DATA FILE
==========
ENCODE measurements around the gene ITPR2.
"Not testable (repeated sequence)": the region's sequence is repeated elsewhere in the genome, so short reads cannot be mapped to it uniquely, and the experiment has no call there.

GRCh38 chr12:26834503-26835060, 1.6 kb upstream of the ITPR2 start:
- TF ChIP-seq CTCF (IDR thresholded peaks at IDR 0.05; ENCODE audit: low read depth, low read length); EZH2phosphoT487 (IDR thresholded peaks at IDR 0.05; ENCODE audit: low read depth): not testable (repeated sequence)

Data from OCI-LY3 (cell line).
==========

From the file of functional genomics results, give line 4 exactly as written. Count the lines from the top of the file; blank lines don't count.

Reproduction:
- TF ChIP-seq CTCF (IDR thresholded peaks at IDR 0.05; ENCODE audit: low read depth, low read length); EZH2phosphoT487 (IDR thresholded peaks at IDR 0.05; ENCODE audit: low read depth): not testable (repeated sequence)